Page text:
CAIRO: The Egyptian Musicians’ Union announced earlier this month that a concert by Elton John scheduled for May 18 has been cancelled, triggering debate over the power of state institutions to control the arts.
“How could we allow a gay man, who wants to ban religions, and who claimed that the Prophet Eissa [Jesus] was gay and calls for Middle Eastern countries to legalize homosexuality, to perform in Egypt,” said Mounir Al-Wasimi, head of the Musicians’ Union, the body with the authority to allow or ban foreign artists from performing in Egypt.
In February, Elton John said in an interview published by Parade Magazine: "I think Jesus was a compassionate, super-intelligent gay man who understood human problems.” He also reportedly said: “Try being a gay woman in the Middle East — you’re as good as dead,” triggering harsh criticism from both Christians and civil society groups.
Homosexuality is a taboo in Egypt, a phenomenon that remains unacknowledged, not only because it goes against customs and traditions, but also because it is forbidden in Islam.
“It’s all about religion in the Arab world,” Ayman El Adi, press counsellor of the Ministry of Culture, told Daily News Egypt. “The rule is: don’t come near religion and the way of life of the Arab world.
“Egypt is complicated: We all know Elton John’s songs; we all own his CDs. You can see him on your TV but you can’t accept him giving a concert when it goes against your religion.
“We know that gays are everywhere, in the Middle East, in Europe, in the US. But our religion does not accept gays. And our art community does not accept gays,” he said.
Cairo musician Mohamed Abaza said that the decision of the Musicians’ Union was “normal.”
“Gay or not, I don’t think that’s the issue — well, it’s an issue, but it’s not the reason for banning the concert. But if he is against our religion, our country, our customs, that’s enough for him not to perform here,” said Abaza.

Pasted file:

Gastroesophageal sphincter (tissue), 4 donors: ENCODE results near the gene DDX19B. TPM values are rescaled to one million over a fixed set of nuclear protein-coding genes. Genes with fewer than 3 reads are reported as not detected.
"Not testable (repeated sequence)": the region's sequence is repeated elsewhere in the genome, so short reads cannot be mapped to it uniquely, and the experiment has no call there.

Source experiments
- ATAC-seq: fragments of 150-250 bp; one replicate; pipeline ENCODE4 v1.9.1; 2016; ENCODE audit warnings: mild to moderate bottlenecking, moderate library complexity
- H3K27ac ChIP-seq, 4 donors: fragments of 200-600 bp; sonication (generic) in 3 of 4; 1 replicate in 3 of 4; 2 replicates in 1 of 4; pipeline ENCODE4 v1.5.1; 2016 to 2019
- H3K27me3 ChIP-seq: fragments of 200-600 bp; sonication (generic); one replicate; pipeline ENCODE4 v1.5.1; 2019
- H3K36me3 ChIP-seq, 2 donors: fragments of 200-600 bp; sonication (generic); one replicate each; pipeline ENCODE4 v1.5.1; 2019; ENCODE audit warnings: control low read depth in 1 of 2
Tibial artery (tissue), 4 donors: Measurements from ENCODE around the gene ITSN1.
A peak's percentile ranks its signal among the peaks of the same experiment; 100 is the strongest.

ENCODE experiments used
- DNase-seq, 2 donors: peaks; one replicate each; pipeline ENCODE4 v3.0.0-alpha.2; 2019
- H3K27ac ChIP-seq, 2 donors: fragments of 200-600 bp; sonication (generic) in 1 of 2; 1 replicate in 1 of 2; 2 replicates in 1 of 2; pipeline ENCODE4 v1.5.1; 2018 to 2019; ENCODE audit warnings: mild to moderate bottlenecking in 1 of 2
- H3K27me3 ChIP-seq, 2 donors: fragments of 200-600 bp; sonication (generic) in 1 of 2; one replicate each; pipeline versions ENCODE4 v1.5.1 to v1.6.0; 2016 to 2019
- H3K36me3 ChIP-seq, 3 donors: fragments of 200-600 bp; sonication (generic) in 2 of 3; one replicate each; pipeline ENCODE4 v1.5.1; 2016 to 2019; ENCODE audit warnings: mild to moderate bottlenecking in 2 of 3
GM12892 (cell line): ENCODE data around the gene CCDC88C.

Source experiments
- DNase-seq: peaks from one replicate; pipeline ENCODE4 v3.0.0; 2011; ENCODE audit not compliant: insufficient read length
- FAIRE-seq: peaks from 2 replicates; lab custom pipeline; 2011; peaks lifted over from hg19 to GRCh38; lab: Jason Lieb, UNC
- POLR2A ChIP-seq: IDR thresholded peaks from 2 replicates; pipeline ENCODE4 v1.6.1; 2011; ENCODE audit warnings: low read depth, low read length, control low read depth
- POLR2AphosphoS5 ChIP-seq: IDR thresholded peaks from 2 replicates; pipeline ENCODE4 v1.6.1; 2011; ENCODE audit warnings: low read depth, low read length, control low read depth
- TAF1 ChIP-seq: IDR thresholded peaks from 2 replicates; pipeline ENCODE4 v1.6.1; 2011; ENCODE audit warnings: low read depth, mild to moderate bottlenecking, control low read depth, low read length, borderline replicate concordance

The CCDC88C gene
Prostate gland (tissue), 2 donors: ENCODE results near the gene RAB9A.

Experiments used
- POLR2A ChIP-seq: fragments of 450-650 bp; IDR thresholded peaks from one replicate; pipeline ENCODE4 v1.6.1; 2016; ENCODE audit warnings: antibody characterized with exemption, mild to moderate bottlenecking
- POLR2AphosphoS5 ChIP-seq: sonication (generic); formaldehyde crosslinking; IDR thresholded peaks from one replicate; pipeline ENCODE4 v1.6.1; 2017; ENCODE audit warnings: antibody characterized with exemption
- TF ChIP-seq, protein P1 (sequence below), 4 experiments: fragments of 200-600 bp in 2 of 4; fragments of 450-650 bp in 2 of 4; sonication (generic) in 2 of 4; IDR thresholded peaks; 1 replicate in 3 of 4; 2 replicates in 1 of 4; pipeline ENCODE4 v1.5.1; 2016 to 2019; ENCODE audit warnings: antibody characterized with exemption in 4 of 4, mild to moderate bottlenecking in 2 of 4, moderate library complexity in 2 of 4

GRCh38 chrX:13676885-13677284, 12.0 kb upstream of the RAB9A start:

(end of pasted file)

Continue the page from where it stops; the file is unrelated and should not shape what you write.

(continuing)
Some believe that the question is not whether one endorses the statements and personal orientations of a public figure, but rather if official organs should have the right to prevent the physical presence of artists because they oppose some of the ideas they espouse, regardless of their artistic merit.
“Of course, all societies have rules. In Arab countries, regulation is still very much focused on ‘morality’ and ensuring compliance with the expected norms of personal behavior,” Brian Whitaker, author of “Unspeakable Love” (a book about dealing the state of homosexuals in the Middle East) wrote in the Guardian on May 4.
“The enthusiasm for banning things is also part of the concept of a ‘properly’ ordered society that prevails in Egypt and most of the Arab countries. It is rooted in a fear of fitna — the social discord that would supposedly ensue if people were allowed to behave more or less as they liked,” he continues.
Others believe that the stakes are much higher than whether or not Elton John is allowed to perform in Egypt; it’s about free access to art that is denied to the Egyptian public because the artist’s personal life is perceived as contradicting the religious and social norms in the country.
This was not the first time a musician has been prevented from performing in Egypt because of issues related to personal behaviour or beliefs.
In 2008, Lebanese singer Carole Samaha saw her concert cancelled by the Musicians’ Union because of photos published in opposition newspaper Al-Wafd showing her in revealing clothes during a performance in the North Coast resort of Marina.